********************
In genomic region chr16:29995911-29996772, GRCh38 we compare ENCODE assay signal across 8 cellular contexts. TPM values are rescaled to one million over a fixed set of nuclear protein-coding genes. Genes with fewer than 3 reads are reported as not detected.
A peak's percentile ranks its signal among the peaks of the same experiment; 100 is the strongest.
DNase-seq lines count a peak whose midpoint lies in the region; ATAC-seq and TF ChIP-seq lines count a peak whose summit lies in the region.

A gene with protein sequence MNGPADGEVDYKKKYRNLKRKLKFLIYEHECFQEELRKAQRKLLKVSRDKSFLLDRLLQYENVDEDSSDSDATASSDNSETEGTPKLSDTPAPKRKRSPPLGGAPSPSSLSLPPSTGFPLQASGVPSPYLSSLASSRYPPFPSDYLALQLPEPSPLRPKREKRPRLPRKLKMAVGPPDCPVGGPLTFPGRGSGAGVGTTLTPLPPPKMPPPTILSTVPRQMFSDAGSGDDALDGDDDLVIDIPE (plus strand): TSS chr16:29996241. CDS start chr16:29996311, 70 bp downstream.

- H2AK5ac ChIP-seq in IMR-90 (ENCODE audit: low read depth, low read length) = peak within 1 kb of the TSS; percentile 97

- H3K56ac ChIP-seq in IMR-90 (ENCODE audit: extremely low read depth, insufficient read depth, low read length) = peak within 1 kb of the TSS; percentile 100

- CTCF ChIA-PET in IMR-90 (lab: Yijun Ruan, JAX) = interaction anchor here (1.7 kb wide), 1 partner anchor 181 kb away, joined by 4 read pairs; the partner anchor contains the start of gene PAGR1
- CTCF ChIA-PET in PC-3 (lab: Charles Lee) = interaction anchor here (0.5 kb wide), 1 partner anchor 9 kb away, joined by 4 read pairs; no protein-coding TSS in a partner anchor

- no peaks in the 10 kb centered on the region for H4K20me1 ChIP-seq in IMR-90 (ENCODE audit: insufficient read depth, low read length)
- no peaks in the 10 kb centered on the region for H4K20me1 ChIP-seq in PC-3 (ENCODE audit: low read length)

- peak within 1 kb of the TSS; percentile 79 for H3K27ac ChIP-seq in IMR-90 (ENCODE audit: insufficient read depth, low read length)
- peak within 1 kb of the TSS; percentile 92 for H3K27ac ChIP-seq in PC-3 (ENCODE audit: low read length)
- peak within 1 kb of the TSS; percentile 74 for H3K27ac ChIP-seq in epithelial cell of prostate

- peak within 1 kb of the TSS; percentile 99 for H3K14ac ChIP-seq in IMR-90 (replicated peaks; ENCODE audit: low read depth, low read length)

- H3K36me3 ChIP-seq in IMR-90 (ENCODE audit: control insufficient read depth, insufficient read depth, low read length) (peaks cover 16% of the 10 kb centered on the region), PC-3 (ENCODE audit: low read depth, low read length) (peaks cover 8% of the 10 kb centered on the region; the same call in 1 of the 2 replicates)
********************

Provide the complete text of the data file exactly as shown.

In genomic region chr16:29995911-29996772, GRCh38 we compare ENCODE assay signal across 8 cellular contexts. TPM values are rescaled to one million over a fixed set of nuclear protein-coding genes. Genes with fewer than 3 reads are reported as not detected.
A peak's percentile ranks its signal among the peaks of the same experiment; 100 is the strongest.
DNase-seq lines count a peak whose midpoint lies in the region; ATAC-seq and TF ChIP-seq lines count a peak whose summit lies in the region.

A gene with protein sequence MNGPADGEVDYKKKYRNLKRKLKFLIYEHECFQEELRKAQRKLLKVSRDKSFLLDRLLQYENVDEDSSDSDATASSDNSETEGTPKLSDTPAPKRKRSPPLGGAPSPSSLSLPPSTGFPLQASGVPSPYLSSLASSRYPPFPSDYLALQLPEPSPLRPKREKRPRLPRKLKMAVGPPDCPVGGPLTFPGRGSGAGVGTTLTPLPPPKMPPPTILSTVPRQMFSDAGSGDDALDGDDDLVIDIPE (plus strand): TSS chr16:29996241. CDS start chr16:29996311, 70 bp downstream.

- H2AK5ac ChIP-seq in IMR-90 (ENCODE audit: low read depth, low read length) = peak within 1 kb of the TSS; percentile 97

- H3K56ac ChIP-seq in IMR-90 (ENCODE audit: extremely low read depth, insufficient read depth, low read length) = peak within 1 kb of the TSS; percentile 100

- CTCF ChIA-PET in IMR-90 (lab: Yijun Ruan, JAX) = interaction anchor here (1.7 kb wide), 1 partner anchor 181 kb away, joined by 4 read pairs; the partner anchor contains the start of gene PAGR1
- CTCF ChIA-PET in PC-3 (lab: Charles Lee) = interaction anchor here (0.5 kb wide), 1 partner anchor 9 kb away, joined by 4 read pairs; no protein-coding TSS in a partner anchor

- no peaks in the 10 kb centered on the region for H4K20me1 ChIP-seq in IMR-90 (ENCODE audit: insufficient read depth, low read length)
- no peaks in the 10 kb centered on the region for H4K20me1 ChIP-seq in PC-3 (ENCODE audit: low read length)

- peak within 1 kb of the TSS; percentile 79 for H3K27ac ChIP-seq in IMR-90 (ENCODE audit: insufficient read depth, low read length)
- peak within 1 kb of the TSS; percentile 92 for H3K27ac ChIP-seq in PC-3 (ENCODE audit: low read length)
- peak within 1 kb of the TSS; percentile 74 for H3K27ac ChIP-seq in epithelial cell of prostate

- peak within 1 kb of the TSS; percentile 99 for H3K14ac ChIP-seq in IMR-90 (replicated peaks; ENCODE audit: low read depth, low read length)

- H3K36me3 ChIP-seq in IMR-90 (ENCODE audit: control insufficient read depth, insufficient read depth, low read length) (peaks cover 16% of the 10 kb centered on the region), PC-3 (ENCODE audit: low read depth, low read length) (peaks cover 8% of the 10 kb centered on the region; the same call in 1 of the 2 replicates)